Hyper-V Program Manager
If you regularly build virtual machines for testing - and delete them within 30-days of creation - then there is something you should know about installing Vista. You can skip the option of entering a serial number - and you will just get a 30 day trial installation.
Now you no longer need to memorize your serial number so you can type it in each time :-)
Obviously if you intend to use the virtual machine for longer then 30 days, you are going to need to provide a serial number and activate the installation.
Do you have any tips on how to bypass activation when virtualizing a pre-installed OEM XP. I have gotten it to boot with your previous instructions, but I can't login before activating it. Activation won't work since an OEM XP cannot be moved.
I have also got some XP volume license keys that I could use, but I haven't been able to change to one of those keys.
You can use the slmgr -rearm command to extend the grace period to 120 days.
do you think it's appropriate to ask an MS employee how to violate OEM licensing?
Per your OEM license, you are not allowed to install the OS on anything but the original hardware. A VM is not the original hardware.
Could you perhaps comment on the legality of this, and maybe what terms Microsoft allows "evaluation" under? If someone was building weekly test installations for QA testing, with fresh installs of Vista, it might allow them to never register the operating system?
I'm wondering if it would be possible to "save state" the full install once complete, and use that to generate the Virtual Machines each time? It depends on when the start date stamp is written, but with a little experimenting this could be discovered.
Thanks for this post,
MSDN used to allow development and testing for 60 days. As far as I can tell this has been officially reduced to 30 for Vista, but obviously is unofficially extendible to 120. I did activate one installation where testing ran to about 35 days, before reading how to get 120. That seems kind of wasteful, activating an installation which was ready to be wiped at around the 36th day.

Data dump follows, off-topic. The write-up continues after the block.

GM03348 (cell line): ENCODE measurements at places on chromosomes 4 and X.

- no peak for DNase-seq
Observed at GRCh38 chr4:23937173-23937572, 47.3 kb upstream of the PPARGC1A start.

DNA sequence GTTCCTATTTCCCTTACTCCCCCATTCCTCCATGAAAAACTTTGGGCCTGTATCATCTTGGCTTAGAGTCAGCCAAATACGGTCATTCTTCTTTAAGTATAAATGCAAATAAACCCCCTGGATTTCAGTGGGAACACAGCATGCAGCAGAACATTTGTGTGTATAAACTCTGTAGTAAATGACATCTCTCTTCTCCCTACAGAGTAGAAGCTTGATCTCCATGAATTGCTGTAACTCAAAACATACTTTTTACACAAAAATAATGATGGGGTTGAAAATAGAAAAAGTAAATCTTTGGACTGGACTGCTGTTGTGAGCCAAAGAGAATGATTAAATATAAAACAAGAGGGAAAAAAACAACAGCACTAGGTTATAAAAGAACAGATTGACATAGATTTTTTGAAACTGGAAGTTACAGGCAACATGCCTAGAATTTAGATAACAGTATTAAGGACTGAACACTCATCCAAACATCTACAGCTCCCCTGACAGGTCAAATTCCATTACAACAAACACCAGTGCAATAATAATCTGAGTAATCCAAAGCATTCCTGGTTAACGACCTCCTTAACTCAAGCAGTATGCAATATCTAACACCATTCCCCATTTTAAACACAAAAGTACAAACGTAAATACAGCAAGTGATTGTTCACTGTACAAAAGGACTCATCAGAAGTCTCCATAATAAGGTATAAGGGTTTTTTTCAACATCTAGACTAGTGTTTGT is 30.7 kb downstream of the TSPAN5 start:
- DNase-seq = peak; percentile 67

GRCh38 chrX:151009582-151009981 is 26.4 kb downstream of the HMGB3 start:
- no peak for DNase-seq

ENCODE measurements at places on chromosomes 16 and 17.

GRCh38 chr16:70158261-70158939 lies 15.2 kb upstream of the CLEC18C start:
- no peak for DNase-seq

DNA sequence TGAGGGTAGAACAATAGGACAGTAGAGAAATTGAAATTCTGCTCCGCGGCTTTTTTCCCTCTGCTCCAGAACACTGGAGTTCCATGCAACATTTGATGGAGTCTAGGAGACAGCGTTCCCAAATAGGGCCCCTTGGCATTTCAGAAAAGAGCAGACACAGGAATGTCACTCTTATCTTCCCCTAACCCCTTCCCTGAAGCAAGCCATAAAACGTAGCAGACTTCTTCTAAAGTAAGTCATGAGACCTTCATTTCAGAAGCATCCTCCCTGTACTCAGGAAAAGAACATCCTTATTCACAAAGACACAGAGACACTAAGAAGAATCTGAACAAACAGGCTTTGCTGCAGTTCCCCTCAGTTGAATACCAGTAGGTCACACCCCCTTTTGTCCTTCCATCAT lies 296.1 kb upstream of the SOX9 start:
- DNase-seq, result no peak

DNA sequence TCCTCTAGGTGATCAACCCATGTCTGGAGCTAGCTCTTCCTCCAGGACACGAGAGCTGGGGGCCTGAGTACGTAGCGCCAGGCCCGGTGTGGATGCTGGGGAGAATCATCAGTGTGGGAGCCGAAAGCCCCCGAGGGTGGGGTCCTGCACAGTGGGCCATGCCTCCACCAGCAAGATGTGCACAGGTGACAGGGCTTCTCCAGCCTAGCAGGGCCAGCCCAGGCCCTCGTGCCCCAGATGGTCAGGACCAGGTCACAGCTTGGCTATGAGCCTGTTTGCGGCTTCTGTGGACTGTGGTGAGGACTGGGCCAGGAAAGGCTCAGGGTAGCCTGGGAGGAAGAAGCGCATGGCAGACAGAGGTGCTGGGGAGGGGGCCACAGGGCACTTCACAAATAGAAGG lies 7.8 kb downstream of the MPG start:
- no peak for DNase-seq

Tuesday, April 10, 2007 3:18 PM by SJ
> A VM is not the original hardware.
Right, a VM isn't hardware at all, it's a virtualization. Next take a look at the hardware and see what the original hardware is. Sure the guest OS doesn't see the original hardware and we know why, but any human who looks at it sees it. Don't confuse technology with law.
Dennis / SJ / Norman Diamond -
The Windows XP OEM license does not allow you to install the operating system into a virtual machine.
This is completely okay from a Microsoft point of view. If you did this and "saved stated" the virtual machine - it would still expire in 30 days time, and when you started the VM after that you would need to activate straight away.
Thanks for the replies.
Even though the XP OEM license doesn't allow it, is it not ok to transfer the installation to another license since we have "real" licenses also? The only reason the OEM license was used in the first place was that it was pre-installed. I guess it would have been better to wipe out the pre-installed OS and not use the OEM one at all in that case.
Easier to just create a clean build and back it up once activated, then you can just trot out a fresh install as needed. Saves a HUGE amount of time reinstalling the VM over and over.
regarding "Easier to just create a clean build and back it up once activated..."
Back it up with what? We're now apparently done with various Ghost versions that don't play well with Vista and need an alternative for our testing. Yes, we wipe machines regularily and require hardware compatibility tests...
If you actually have a key that you CAN activate in the virtual machine, activate the clean install as soon as you turn it on, wait for it to activate (install drivers, optionally), and then save state. Just create the virtual machines from in there.